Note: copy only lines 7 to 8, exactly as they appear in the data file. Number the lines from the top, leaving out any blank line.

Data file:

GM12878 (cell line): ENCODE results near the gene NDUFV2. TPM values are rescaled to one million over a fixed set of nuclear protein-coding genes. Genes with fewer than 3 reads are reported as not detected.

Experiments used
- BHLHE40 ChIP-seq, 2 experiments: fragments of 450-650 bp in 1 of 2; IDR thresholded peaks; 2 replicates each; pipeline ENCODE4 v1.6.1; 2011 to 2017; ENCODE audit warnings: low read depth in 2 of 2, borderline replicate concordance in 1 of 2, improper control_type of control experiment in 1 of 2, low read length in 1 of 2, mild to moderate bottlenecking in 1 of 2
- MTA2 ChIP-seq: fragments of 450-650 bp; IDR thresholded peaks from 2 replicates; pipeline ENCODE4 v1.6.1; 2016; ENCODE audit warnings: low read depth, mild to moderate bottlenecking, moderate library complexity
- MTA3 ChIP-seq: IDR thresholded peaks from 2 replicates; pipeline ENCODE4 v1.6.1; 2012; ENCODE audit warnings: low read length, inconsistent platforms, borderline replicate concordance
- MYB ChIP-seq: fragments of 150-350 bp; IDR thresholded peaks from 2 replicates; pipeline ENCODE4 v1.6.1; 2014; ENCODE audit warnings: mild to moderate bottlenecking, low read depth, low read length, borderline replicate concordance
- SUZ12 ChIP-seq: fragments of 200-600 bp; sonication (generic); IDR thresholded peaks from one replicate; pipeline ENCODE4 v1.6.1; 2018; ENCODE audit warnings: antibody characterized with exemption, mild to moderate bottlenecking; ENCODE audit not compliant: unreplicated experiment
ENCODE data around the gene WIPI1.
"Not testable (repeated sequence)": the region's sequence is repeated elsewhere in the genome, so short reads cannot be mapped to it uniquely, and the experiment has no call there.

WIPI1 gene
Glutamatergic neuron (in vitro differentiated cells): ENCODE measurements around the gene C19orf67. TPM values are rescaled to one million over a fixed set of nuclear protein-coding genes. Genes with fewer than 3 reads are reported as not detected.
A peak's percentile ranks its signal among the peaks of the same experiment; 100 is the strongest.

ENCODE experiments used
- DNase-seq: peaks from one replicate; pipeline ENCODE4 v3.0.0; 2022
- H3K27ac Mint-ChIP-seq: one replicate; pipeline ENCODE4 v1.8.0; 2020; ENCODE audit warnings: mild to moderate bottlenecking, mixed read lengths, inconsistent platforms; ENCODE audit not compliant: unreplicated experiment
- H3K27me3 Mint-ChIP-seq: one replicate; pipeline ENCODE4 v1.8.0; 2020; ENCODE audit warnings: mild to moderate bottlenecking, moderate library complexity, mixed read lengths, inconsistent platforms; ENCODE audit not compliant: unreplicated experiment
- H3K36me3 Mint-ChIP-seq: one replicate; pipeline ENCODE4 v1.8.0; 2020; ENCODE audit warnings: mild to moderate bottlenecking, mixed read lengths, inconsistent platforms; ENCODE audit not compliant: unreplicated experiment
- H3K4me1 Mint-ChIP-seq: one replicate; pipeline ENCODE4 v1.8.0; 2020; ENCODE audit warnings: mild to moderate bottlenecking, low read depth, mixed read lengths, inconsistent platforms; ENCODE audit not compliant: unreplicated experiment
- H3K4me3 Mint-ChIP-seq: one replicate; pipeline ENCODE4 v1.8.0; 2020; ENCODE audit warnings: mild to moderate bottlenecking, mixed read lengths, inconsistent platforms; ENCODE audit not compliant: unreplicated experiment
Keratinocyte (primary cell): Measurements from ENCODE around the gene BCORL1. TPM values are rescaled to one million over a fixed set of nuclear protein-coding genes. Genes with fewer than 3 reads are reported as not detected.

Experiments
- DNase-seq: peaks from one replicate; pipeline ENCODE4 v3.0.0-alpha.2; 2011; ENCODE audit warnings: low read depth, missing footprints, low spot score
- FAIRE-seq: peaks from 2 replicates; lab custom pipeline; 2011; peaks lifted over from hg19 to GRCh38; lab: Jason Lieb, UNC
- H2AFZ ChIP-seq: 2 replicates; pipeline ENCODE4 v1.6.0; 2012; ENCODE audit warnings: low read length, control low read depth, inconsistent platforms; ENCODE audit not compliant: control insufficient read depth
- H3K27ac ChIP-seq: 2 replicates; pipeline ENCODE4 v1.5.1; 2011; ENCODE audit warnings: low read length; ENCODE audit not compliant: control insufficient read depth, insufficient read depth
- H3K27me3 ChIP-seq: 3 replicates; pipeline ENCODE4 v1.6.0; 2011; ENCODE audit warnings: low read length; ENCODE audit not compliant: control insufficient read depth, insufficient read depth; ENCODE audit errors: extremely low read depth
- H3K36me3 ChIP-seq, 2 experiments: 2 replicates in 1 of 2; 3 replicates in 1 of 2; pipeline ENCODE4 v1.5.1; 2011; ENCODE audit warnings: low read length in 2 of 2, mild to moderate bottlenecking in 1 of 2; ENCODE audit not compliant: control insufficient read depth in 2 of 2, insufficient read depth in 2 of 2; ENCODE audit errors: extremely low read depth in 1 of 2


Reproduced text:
- SUZ12 ChIP-seq: fragments of 200-600 bp; sonication (generic); IDR thresholded peaks from one replicate; pipeline ENCODE4 v1.6.1; 2018; ENCODE audit warnings: antibody characterized with exemption, mild to moderate bottlenecking; ENCODE audit not compliant: unreplicated experiment
ENCODE data around the gene WIPI1.